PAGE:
Fish

Even though I don’t own a fish, I print off several articles about euthanizing fish.

The articles are all available on the internet for free, but now I have paper copies of them in the real world.

I find this so convenient that I shake my head.

I recommend that you find opportunities in your own life to shake your head in wonder.

If I had the resources at my disposal—a fish suffering needlessly, medical supplies—the way I would euthanize fish would be to inject the fish with an overdose of barbiturates, which is one of the methods recommended in the articles.

My father and mother are veterinarians, so I have often helped euthanize animals with an overdose of barbiturates, so for me this method of euthanizing fish would be like riding a bicycle or putting on an old and forgiving pair of sweatpants.

If you feel strange about me telling you that I have helped euthanize dozens of animals, don’t be mistaken: I’m not bragging.

I didn’t like euthanizing the animals.

It was my job as the son of veterinarians to help kill animals sometimes, and I tried to approach the office with a measure of solemnity.

For instance: if someone mentioned that we were going to “put an animal down” I wouldn’t make a joke about insulting the animal to death.

I showed restraint.

I’m not sure why I’m printing these articles off.

I came across idea of euthanizing fish and found it fascinating, head-shakeable.

I have a hard time identifying with fish.

I feel that I am not alone in this.

I agree that fish are living creatures and don’t deserve to suffer and so give mental assent to the idea that in certain circumstances euthanasia may be called for.

But I have to admit that I find it comical to imagine a human drawing up a large dose of Euthasol in a needle in order to give the gift of eternal rest to a fish.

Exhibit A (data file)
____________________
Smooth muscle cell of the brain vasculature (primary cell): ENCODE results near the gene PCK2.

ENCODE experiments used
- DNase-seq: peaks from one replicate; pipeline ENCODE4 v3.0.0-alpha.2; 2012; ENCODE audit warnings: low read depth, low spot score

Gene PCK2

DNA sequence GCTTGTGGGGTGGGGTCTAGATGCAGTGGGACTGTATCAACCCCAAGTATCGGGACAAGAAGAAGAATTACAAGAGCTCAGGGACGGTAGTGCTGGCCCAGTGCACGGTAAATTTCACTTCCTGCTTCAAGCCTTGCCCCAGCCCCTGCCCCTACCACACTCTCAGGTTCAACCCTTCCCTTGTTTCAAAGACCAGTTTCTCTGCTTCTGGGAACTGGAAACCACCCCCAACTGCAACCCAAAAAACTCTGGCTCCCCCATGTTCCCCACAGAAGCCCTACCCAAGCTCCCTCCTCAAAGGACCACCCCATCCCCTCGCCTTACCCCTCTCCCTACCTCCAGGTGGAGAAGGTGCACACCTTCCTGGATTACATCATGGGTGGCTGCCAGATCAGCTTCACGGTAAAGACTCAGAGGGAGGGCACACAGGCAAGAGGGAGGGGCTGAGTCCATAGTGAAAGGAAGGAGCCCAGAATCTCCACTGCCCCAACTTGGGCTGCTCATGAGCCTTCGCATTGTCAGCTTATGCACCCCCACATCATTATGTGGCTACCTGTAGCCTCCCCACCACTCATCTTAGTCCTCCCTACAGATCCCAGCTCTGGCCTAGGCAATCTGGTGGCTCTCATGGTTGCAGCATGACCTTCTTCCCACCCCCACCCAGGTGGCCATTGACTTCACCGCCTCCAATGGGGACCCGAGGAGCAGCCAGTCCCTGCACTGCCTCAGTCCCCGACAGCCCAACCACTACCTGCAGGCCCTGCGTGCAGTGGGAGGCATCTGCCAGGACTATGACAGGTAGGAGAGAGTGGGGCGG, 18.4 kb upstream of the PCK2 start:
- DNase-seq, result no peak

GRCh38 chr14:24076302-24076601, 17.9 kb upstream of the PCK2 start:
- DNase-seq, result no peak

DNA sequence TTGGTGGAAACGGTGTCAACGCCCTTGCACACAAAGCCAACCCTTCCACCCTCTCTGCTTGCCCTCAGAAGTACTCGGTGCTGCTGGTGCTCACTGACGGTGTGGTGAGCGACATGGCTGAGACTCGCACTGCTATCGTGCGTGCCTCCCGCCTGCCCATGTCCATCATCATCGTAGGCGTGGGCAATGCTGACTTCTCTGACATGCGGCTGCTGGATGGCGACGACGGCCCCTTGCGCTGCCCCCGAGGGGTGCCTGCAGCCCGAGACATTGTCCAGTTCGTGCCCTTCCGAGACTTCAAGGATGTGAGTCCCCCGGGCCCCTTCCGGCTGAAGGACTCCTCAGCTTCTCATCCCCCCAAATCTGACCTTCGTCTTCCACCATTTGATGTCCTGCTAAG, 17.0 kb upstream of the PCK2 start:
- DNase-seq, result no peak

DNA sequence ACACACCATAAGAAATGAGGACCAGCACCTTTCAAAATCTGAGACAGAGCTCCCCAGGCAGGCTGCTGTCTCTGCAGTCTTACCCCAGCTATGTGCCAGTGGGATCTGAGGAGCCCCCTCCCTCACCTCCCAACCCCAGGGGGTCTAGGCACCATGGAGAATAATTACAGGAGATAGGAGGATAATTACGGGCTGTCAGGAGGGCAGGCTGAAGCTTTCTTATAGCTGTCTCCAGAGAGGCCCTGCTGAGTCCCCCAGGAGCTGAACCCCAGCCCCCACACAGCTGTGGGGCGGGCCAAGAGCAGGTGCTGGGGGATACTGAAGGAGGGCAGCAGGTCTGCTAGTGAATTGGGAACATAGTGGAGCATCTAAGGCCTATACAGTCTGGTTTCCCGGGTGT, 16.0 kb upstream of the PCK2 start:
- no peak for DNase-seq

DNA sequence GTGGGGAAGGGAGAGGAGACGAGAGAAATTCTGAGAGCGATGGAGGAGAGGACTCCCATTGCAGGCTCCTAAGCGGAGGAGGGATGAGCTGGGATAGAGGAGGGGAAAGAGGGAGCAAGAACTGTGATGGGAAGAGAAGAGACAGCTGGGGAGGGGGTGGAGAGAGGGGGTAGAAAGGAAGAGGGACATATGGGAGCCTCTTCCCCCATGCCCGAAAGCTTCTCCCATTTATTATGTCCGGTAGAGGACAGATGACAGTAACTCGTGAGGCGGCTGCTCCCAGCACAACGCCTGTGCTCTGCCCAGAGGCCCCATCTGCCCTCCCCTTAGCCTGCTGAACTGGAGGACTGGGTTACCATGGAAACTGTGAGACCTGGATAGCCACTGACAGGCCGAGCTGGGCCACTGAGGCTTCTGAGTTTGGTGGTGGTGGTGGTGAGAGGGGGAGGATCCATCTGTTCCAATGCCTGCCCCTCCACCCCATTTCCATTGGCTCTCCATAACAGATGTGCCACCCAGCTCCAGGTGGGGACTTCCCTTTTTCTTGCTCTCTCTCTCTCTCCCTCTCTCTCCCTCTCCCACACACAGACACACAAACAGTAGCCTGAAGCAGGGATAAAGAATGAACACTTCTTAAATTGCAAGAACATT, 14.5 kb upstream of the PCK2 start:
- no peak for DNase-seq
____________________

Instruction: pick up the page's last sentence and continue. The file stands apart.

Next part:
The human flicks the syringe to get them bubbles out.

Gotta get them bubbles out, because even though you’re putting a living creature to death, you don’t want bubbles.

Embolism is a much worse way to go than your typical death by injection of Euthasol.

The Euthasol in the syringe looks thick and deep and red.

They color it to so that doctors don’t accidentally inject Euthasol in circumstances that don’t require euthanasia.

Then the doctor injects a fish with the deep red fluid in order to put the fish out of its misery.

Except that all fish appear to be miserable all the time.

The only times that I didn’t find the death of animals by euthanasia poignant were the times I worked very hard to deny the poignancy.

Most fish have faces that can only express glum resignation to the misery of their sunless lives.

It hardly needs to be said that having to make an effort to deny the poignancy of an animal’s death by euthanasia reinforces the inherent poignancy of watching a living thing breathe its last.

If we’re going to euthanize miserable fish, I’m worried we won’t know when to stop.

I remember assisting in one euthanasia, maybe a few, and praying for the departing soul of the dog, the way I imagined a Native American would have.

I found myself under the sway of the Michael Mann film Last of the Mohicans during this time.

In particular my sister and I liked Daniel Day-Lewis’s performance.

We liked the way he wiped sweat from his face while talking about Huron raiding parties.

He wiped the sweat away and then looked at the sweat on the meat of his palm.

Now that’s acting.

And now the smooth white sheets of paper run hot into my hands.

Now I have these articles about euthanizing fish as proof of people trying to do the right thing and trying to be good.

Fish

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